In a recent declaratory ruling, the FCC affirmed affiliates ability to pre-empt any network programming that is unsatisfactory or unsuitable or contrary to the public interest. The record on this is
clear: contracts between networks and their affiliates may not legally prevent preemption of programming that does not meet LOCAL COMMUNITY standards. As a station manager you not only have a right, but an obligation to preempt programs like The Playboy
Club that fail to meet that standard.
Utah NBC affiliate KSL has already announced that it would not be showing The Playboy Club, stating that the station's values are completely inconsistent with the Playboy brand.
Is the Playboy brand consistent with your station's values? Broadcast stations are required by law to take into account the public interest. How does this program serve the public interest? Would members of your
A Mormon controlled Salt Lake City NBC affiliate TV station has previously announced that it will not air the new NBC series The Playboy Club .
Now, two weeks later, the city's CBS affiliate, MyNetworkTV, says it will run the series. The
station that has snatched up the show is KMYU and it will air the new series in the Monday 9 p.m. timeslot NBC gave it on its own lineup, reported TV Guide.
Yes, the television business works in mysterious ways. Utah will get its Playboy series,
and CBS will reap the rewards that NBC's own affiliate passed up to avoid being associated with the Playboy brand, as if airing a program means the station agrees with its content.
Nutters of the Coalition for the War on Illegal Pornography believe that NBC's new series The Playboy Club is promoting the cause they are fighting against. The group say that the show will contribute to the sexual exploitation of women
and promote the acceptance of pornography all while making a profit.
Patrick A. Trueman, the President of Morality in Media said in a statement:
Since the 50s, sleazy Hugh Hefner and his Playboy Magazine has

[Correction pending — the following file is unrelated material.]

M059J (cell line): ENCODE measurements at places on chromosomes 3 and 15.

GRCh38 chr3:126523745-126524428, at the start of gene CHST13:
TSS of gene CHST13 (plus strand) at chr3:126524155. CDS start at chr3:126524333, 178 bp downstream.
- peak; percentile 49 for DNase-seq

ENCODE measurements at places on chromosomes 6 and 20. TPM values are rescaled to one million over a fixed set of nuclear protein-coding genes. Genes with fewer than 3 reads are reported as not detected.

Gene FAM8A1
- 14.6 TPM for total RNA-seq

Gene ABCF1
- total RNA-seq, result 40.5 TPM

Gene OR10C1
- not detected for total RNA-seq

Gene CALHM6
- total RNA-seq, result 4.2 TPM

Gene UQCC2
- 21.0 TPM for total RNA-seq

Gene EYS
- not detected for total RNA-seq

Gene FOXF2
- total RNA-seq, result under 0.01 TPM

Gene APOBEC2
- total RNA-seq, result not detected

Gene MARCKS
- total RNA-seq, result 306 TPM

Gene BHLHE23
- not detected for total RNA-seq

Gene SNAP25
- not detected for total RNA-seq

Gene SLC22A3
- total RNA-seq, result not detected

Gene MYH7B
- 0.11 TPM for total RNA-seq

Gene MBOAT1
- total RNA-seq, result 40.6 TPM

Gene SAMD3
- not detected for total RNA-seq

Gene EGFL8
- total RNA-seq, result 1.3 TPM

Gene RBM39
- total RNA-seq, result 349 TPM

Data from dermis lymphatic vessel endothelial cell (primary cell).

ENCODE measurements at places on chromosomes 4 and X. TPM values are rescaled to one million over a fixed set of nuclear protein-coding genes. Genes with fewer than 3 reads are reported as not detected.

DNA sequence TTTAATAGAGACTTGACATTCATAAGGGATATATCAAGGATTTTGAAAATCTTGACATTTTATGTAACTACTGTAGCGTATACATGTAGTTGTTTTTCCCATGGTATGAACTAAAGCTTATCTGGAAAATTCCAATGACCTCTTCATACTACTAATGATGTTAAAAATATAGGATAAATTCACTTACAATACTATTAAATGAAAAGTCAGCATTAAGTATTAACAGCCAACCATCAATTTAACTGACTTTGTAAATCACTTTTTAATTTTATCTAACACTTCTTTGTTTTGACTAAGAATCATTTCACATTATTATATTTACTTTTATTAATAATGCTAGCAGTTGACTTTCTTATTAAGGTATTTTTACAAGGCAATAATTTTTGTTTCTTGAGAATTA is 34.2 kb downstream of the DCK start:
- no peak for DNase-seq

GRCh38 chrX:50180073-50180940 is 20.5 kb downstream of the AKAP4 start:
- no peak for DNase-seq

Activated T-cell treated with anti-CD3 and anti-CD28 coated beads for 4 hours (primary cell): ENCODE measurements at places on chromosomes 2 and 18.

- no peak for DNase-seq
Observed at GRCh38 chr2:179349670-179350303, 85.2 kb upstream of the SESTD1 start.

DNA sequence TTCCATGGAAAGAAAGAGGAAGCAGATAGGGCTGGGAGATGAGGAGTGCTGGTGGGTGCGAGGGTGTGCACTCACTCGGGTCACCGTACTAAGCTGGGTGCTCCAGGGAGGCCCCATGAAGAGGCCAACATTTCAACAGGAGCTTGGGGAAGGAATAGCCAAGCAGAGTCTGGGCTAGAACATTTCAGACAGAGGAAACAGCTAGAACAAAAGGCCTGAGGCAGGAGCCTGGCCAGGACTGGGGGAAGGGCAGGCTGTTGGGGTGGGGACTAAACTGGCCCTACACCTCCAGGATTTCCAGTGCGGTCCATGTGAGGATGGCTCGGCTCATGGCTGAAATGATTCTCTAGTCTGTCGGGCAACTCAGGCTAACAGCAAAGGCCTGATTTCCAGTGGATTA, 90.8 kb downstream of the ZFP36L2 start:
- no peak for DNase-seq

pushed a philosophy which dictated that, to the 'sophisticated man,' the female is a mere toy to be used, abused and discarded. That philosophy has inflicted unimaginable harm to our society, now documented by years of research.
Today -- with the cooperation of NBC and the network's use of the public airwaves -- Playboy is poised to cause even more harm, this time bringing its sleaze directly into America's living rooms. We don't need NBC to pour more fuel
to that fire.
The Playboy Club is scheduled air on NBC in autumn 2011.
NBC's The Playboy Club will not be part of NBC affiliate KSL's autumn television lineup.
The Playboy Club promotes a brand that we just cannot support, said Mark Willes, president and chief executive officer of Deseret Media
Companies (DMC), the parent company of KSL: We would be helping to build a brand that stands for pornography. For us, that's just untenable.
We would never accept an ad from The Playboy Club, just as we don't accept ads for alcohol or
gambling, he said.
DMC this year launched an anti-pornography campaign called Out in the Light. Airing a show that carries the Playboy name is not something KSL cares to do, said Michelle Torsak, vice president of programming for KSL,
who chairs the campaign: I'm fairly liberal and I believe the marketplace decides, most of the time ...BUT... this is a no-brainer for me. We cannot in good conscience air a brand we don't believe in. There's a lot of creative, clever, fun
entertainment out there. Let's look for that.
It's a good decision, according to Pamela Atkinson, chair of the nutters of the Utah Coalition Against Pornography: We know for a fact that there are people who became addicted to pornography
after they started off with Playboy . It's an appetite that grows and it also shows women in a demeaning light, portrayed as sex objects.
Anti-porn nutters are targeting advertisers of The Playboy Club , an NBC drama based the chain of nightclubs started by Hugh Hefner, in an effort to get the television network to cancel the controversial show before its fall debut.
Florida Family Association is joining the campaign against NBC over the show. The group said it will document all the advertisers of the show and publicize the names of those companies online and in emails to supporters.
David Caten, FFA executive director, said he plans to target Comcast and NBC to urge them to pull the show, according to Sunshine State News. The group also plans to pressure Playboy Club show advertisers to withdraw their sponsorship.